Archives For discount

Here are some ways to increase fees without penalizing your clients.

  1. Measure risk – Impact and likelihood, of a disaster, jointly place a value on it and set your fee accordingly.
  2. Look for problem areas that consistently show up across the companies you do business in.  Come up with solutions and use this material to call higher.
  3. Trade product gross profit for recurring revenue.  This builds annuity rather than a one-time transaction.
  4. Use Assessments rather than traditional open-ended questions to discover larger opportunities.
  5. Be willing to give away assessments in order to reach higher-level people in the account.  This leads to selling larger value priced deals.
  6. Propose options to build adjacent business in the accounts you are already working.
  7. Build greater expertise into your consulting group to offer more complex solutions
  8. Develop presentation skills that appeal to the executive level.  You’ll find that you are worth more to them than the next guy.
  9. Pass up smaller transactions to create more time for complex deals that offer greater reward.
  10. Develop stronger marketing programs to position your company as the expertise leader, rather then the low price leader.

© 2011, David Stelzl

Advertisements

Traditional thinking says that more sales will lead to a higher income.  Here is one more example demonstrating the deception in this type of thinking.  I frequently come across sales people working for smaller VARs, selling into small mom & pop companies.  These customers don’t spend much, so the deals are smaller, yet the VAR model was built on high-involvement sales; making calls onsite, taking people out to lunch, and perhaps performing demos or providing evaluations of the products being represented.  The problem is, they are transactional, and so volume becomes a focus.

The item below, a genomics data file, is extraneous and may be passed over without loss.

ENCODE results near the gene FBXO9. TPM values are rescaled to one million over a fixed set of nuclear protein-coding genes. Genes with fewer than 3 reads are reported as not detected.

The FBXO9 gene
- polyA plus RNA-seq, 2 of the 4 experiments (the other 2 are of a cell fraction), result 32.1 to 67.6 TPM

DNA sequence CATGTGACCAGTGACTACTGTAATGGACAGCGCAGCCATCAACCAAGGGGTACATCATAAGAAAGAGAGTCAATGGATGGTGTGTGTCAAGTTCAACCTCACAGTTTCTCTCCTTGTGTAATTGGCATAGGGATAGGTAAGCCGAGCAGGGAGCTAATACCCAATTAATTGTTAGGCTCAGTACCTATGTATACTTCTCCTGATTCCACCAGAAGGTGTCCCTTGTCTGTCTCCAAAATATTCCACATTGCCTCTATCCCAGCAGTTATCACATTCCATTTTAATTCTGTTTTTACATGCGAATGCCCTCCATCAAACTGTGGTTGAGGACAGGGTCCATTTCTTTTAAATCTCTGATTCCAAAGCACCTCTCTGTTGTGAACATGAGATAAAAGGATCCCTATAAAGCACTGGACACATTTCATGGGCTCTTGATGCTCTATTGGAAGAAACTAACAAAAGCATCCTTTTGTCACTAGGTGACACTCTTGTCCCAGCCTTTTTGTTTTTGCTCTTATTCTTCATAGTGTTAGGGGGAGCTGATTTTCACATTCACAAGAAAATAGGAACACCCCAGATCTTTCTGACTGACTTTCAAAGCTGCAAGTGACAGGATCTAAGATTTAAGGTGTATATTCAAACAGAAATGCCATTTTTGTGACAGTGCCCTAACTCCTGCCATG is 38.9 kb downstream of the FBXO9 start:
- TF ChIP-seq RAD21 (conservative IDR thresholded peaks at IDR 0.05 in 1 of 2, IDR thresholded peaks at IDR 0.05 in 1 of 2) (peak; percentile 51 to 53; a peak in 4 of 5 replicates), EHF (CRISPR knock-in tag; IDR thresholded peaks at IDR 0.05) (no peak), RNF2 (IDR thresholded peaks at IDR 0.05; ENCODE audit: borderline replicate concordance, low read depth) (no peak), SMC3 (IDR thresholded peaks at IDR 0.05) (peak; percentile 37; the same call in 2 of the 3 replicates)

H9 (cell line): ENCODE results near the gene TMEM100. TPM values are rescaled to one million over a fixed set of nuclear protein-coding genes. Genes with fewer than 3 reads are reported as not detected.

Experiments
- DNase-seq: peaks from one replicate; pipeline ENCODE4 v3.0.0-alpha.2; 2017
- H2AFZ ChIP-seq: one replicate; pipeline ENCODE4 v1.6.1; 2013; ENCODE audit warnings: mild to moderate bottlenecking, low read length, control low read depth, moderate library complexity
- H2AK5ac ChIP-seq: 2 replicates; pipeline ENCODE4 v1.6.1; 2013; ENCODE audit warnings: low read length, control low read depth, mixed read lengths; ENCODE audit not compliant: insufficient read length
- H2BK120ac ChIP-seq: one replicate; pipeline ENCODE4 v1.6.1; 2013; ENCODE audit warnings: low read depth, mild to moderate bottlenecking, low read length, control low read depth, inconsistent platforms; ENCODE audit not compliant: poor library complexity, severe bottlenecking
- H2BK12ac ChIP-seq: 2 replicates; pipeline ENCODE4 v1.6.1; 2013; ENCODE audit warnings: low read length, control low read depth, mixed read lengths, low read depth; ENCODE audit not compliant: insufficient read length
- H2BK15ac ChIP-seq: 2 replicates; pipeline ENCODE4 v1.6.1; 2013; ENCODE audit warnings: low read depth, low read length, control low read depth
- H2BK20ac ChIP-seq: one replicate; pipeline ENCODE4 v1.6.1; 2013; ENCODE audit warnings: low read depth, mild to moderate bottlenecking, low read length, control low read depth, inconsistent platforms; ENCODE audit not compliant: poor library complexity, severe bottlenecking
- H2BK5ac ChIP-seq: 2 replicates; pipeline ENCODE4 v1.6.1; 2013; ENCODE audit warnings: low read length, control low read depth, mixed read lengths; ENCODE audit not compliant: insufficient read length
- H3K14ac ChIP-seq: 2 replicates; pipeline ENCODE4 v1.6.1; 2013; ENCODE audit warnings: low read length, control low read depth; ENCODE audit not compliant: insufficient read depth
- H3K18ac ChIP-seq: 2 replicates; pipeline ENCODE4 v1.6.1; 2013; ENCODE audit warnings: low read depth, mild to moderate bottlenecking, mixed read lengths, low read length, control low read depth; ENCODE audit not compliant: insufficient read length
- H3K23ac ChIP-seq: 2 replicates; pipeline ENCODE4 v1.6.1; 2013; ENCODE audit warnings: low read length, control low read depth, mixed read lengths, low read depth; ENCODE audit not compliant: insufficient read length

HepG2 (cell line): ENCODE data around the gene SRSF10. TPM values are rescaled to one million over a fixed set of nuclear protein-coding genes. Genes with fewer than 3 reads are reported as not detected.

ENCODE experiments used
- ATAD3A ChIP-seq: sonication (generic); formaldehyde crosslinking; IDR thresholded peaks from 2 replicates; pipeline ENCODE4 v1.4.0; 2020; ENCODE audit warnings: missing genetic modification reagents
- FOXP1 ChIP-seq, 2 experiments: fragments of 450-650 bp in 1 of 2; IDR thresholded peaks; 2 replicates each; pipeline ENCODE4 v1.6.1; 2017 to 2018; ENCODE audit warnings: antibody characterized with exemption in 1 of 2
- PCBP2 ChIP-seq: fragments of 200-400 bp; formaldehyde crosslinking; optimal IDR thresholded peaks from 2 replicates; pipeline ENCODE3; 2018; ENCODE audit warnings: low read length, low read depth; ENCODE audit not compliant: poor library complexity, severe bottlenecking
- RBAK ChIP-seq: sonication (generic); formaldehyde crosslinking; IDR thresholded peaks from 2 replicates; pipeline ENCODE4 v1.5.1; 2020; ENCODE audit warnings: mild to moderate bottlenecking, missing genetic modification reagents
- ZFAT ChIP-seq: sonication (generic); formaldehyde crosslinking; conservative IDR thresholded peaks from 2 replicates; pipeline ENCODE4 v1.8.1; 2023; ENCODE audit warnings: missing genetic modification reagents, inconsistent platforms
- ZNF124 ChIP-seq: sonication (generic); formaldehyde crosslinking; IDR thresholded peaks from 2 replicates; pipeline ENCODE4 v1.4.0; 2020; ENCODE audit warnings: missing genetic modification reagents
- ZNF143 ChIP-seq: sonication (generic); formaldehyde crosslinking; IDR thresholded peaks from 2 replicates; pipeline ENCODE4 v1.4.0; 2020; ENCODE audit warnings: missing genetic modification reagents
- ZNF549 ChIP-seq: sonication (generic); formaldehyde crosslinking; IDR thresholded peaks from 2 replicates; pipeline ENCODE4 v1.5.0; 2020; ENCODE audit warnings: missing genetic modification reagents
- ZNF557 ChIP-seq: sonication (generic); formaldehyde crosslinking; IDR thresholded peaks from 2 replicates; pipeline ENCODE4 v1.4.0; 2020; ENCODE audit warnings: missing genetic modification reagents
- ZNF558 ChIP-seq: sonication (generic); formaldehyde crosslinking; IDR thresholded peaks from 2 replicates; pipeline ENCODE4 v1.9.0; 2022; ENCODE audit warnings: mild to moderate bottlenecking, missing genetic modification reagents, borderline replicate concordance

So let’s say each deal is priced in the neighborhood of $1500 (which is typical),  and most of the deals are product install.  For argument sake, we’ll say the product is two-thirds of the deal, with a half  day install.

Total Deal Price: $1500

Margin: $350 (Assuming ten points on product and the balance on services)

Income based on 10% payout: $35

(and all if this assumes that the rep priced the services correctly and didn’t go over)

So how many of these transactions do you need to make a reasonable income?  With a 30K base, you would have to do about 166 of these each month to make 100K annually!  You can extrapolate from there, but the point is, you don’t want more deals, you want larger deals, recurring deals, and margin-rich deals.  Stop selling transactions and start solving big problems.

In a recent discussion I had with a young entrepreneur, he asked, “But can this company afford the larger project?”  Great question!  If it’s central to his Twenty Million Dollar business, he can.  If it’s just some new cool technology, he can’t.  So once again, you have to ask, “What problems am I solving, and how much are they worth?”

© 2010, David Stelzl

P.S.: Happy New Year Everyone!

Vendor to Adviser

December 20, 2010 — 2 Comments

If you missed my teleseminar last week on moving from Vendor to Adviser…Here are some examples of how I’ve turned mundane deals into profit-rich, consultative relationships:

  • A firewall upgrade opportunity referred by a vendor/partner turned in large profit and product.  Rather than going in with quotes and features, I presented cybercrime trends to an executive VP, identified their mission critical applications, data, and some process, and showed them how current trends are attacking companies similar to theirs.  The meeting ended with an agreement to perform a simple assessment, which was then expanded to a $65,000 contract.  From there we spent over a year implementing security controls, locking down operating systems, and eventually signed a three year security management agreement.
  • A firewall replacement opportunity from a non-active client turned into a larger assessment and perimeter security initiative with dual-authentication and application security consulting.  In this case, the client wanted to review competitive quotes.  Rather than responding with numbers, we called a meeting with the VP of operations, reviewed mission critical applications, and discovered a need for stronger application security and authentication for users who are members but not employees of the organization.  We proposed a simple assessment which closed for $35,000, and demonstrated the need for two-factor authentication, intrusion detection with event correlation, and upgraded various components of the perimeter as well as website security for the application in question.